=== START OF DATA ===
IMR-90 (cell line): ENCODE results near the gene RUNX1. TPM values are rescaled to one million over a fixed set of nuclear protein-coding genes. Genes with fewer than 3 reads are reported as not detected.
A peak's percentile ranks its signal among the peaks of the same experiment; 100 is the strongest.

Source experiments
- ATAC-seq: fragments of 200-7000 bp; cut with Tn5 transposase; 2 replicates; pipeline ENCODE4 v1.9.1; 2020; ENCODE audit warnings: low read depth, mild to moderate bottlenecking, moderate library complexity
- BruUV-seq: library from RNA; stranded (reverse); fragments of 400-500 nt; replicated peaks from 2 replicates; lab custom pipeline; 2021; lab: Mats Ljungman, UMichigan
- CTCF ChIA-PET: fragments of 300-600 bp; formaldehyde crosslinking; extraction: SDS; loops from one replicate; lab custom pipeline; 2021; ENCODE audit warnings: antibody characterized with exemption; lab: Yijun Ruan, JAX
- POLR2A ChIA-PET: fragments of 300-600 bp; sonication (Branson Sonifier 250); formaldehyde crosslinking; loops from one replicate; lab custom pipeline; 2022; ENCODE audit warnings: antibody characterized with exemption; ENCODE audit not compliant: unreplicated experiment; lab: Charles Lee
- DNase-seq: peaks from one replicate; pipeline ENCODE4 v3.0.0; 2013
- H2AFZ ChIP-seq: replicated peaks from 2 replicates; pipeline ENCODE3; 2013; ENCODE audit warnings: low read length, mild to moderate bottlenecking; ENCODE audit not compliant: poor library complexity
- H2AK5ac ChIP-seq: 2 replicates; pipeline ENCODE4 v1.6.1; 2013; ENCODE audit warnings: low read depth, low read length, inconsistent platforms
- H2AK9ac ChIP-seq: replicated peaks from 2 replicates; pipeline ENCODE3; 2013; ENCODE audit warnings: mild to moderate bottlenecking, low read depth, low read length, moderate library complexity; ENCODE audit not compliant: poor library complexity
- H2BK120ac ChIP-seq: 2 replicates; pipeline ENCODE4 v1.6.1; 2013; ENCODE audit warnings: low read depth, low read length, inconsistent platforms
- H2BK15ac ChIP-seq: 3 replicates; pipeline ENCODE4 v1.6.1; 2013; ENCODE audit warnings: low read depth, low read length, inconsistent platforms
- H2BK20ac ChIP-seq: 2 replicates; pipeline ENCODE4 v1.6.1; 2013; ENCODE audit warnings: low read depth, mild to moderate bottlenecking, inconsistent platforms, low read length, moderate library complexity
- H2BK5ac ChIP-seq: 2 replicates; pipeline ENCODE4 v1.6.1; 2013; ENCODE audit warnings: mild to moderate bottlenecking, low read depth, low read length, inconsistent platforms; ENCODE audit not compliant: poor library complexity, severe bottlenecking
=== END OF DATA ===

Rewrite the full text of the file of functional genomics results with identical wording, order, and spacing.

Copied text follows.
IMR-90 (cell line): ENCODE results near the gene RUNX1. TPM values are rescaled to one million over a fixed set of nuclear protein-coding genes. Genes with fewer than 3 reads are reported as not detected.
A peak's percentile ranks its signal among the peaks of the same experiment; 100 is the strongest.

Source experiments
- ATAC-seq: fragments of 200-7000 bp; cut with Tn5 transposase; 2 replicates; pipeline ENCODE4 v1.9.1; 2020; ENCODE audit warnings: low read depth, mild to moderate bottlenecking, moderate library complexity
- BruUV-seq: library from RNA; stranded (reverse); fragments of 400-500 nt; replicated peaks from 2 replicates; lab custom pipeline; 2021; lab: Mats Ljungman, UMichigan
- CTCF ChIA-PET: fragments of 300-600 bp; formaldehyde crosslinking; extraction: SDS; loops from one replicate; lab custom pipeline; 2021; ENCODE audit warnings: antibody characterized with exemption; lab: Yijun Ruan, JAX
- POLR2A ChIA-PET: fragments of 300-600 bp; sonication (Branson Sonifier 250); formaldehyde crosslinking; loops from one replicate; lab custom pipeline; 2022; ENCODE audit warnings: antibody characterized with exemption; ENCODE audit not compliant: unreplicated experiment; lab: Charles Lee
- DNase-seq: peaks from one replicate; pipeline ENCODE4 v3.0.0; 2013
- H2AFZ ChIP-seq: replicated peaks from 2 replicates; pipeline ENCODE3; 2013; ENCODE audit warnings: low read length, mild to moderate bottlenecking; ENCODE audit not compliant: poor library complexity
- H2AK5ac ChIP-seq: 2 replicates; pipeline ENCODE4 v1.6.1; 2013; ENCODE audit warnings: low read depth, low read length, inconsistent platforms
- H2AK9ac ChIP-seq: replicated peaks from 2 replicates; pipeline ENCODE3; 2013; ENCODE audit warnings: mild to moderate bottlenecking, low read depth, low read length, moderate library complexity; ENCODE audit not compliant: poor library complexity
- H2BK120ac ChIP-seq: 2 replicates; pipeline ENCODE4 v1.6.1; 2013; ENCODE audit warnings: low read depth, low read length, inconsistent platforms
- H2BK15ac ChIP-seq: 3 replicates; pipeline ENCODE4 v1.6.1; 2013; ENCODE audit warnings: low read depth, low read length, inconsistent platforms
- H2BK20ac ChIP-seq: 2 replicates; pipeline ENCODE4 v1.6.1; 2013; ENCODE audit warnings: low read depth, mild to moderate bottlenecking, inconsistent platforms, low read length, moderate library complexity
- H2BK5ac ChIP-seq: 2 replicates; pipeline ENCODE4 v1.6.1; 2013; ENCODE audit warnings: mild to moderate bottlenecking, low read depth, low read length, inconsistent platforms; ENCODE audit not compliant: poor library complexity, severe bottlenecking